Before Northern Europe was Christianised and Romanised, writing was runic: runes were not just letters but stood for something, and Dagaz was the rune for the new day, awakening for transformation. Likewise ‘larva’ began as a Latin word for a ghost, something that moves between worlds, but developed – surprisingly perhaps – into meaning a living creature ripe for transformation, full of unguessed potential.
Dagaz, the giant swarf larva, is exhibited with its reflection, a contemplation of matter and illusion, an invitation to self-examination at the civic heart of Sheffield, an evocation of the spirits which inhabit its fabric.
When originally displayed in the foyer of Sheffield Town Hall, Anthony drew attention to Frederick Pomeroy’s beautiful bas relief friezes, on the exterior of the building and aloft above the stairs in the foyer. Here Sheffield’s grinders are acknowledged, figuratively and symbolically. Through his art, Pomeroy celebrates (as does Bennett) a living industry, brimming with skill and mastery and in hot demand when the Town Hall opened in 1897. Today, with the plight of the living grindstone at its most acute, do we simply allow the industry to slip anonymously away or do we realise its potential for rejuvenation? In modern times, the stone-grinding industry has received no entrepreneurial attention. Surely, it deserves better.
Dagaz is made from swarf, the ultra fine fragments of metal and grit produced when steel blades are being ground on stone, peculiar to this industry. Once the last grindstone stops turning, it will not be seen again. In its scarcity, could swarf itself suddenly become precious, a compounded phantom?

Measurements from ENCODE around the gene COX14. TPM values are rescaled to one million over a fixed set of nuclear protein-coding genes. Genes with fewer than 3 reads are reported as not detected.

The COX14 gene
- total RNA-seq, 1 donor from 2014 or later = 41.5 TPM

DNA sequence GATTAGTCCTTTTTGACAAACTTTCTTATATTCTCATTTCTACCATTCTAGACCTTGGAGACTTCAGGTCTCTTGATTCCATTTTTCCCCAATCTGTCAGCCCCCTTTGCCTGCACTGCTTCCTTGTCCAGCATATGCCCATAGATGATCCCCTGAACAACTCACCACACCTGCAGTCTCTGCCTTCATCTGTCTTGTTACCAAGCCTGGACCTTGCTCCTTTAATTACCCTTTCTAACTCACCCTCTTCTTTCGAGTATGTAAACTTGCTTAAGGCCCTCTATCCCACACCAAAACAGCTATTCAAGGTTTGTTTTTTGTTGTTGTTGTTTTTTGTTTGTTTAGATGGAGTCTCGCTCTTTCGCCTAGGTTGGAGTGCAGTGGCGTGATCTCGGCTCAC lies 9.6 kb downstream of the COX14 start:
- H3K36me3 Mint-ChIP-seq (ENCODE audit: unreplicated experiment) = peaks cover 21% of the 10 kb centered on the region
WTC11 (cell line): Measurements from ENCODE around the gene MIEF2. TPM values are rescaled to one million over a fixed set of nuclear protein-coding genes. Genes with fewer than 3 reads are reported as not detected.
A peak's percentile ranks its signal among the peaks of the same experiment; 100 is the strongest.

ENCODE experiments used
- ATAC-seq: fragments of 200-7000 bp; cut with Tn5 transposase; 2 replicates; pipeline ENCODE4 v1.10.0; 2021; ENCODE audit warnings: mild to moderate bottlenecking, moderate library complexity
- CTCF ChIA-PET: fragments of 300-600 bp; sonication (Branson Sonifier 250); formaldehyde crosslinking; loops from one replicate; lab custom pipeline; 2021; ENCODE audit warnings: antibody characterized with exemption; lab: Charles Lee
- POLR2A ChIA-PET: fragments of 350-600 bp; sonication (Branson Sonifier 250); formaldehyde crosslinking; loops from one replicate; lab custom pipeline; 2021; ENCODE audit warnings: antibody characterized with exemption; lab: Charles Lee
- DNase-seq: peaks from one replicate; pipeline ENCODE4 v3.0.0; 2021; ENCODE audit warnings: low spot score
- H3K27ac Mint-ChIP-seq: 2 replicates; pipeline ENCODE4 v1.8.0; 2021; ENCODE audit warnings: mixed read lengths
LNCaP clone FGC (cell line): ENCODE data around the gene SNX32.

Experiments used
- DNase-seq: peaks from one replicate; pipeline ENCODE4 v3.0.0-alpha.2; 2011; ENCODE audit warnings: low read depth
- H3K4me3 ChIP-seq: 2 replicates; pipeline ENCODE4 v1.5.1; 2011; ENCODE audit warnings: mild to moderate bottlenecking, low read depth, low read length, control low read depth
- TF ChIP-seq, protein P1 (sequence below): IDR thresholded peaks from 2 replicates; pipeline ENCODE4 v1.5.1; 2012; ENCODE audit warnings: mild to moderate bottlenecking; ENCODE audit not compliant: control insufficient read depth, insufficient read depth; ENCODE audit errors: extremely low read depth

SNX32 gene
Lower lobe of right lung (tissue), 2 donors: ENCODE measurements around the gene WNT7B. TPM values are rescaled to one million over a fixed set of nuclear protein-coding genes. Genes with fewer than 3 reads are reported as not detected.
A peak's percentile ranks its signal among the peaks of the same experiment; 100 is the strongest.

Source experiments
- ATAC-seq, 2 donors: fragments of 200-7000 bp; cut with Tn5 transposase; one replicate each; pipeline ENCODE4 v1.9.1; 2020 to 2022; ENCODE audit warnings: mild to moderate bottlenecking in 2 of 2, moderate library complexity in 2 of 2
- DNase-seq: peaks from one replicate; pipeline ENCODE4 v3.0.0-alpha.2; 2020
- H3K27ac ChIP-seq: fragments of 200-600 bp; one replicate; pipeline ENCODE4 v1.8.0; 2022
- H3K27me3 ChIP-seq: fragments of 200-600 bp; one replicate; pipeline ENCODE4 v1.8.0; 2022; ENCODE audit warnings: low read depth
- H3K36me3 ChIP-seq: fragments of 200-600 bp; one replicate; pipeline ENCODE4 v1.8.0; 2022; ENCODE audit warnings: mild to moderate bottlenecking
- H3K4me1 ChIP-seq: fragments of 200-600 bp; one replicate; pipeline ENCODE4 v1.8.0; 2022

To create the sculpture, Anthony positioned a mould, which he had previously made for an exhibit at a natural history museum, in front of the grindstone, so that it would catch the swarf as it flew from the stone, as Brian worked. It took around four months to fill, then it was dried and demoulded to reveal the cast.
The grinder, the sculptor and the photographer. Three men in a Trow (the books say ‘trough’ but the grinders say ‘trow). What prospects for production? An illustration of three individuals spontaneously responding, through collaboration, to a notion – that we have to act, momentously, artfully and with purpose.
Given that most Sheffielders, in their innocent ignorance, have consigned the grinding industry to the past, Anthony Bennett hopes to show the city that it is still alive and kicking, to reveal it in all its modesty, and neglect, in a prominent location in the city. The Town Hall balcony is constantly adorned with advertisements for the city’s cultural events and showcases. Maybe this is the occasion to use it for something artful and purposeful: Bespoke Cutting Edge Sheffield, Manufacture, Skills, Salubrity, Posterity, Relay.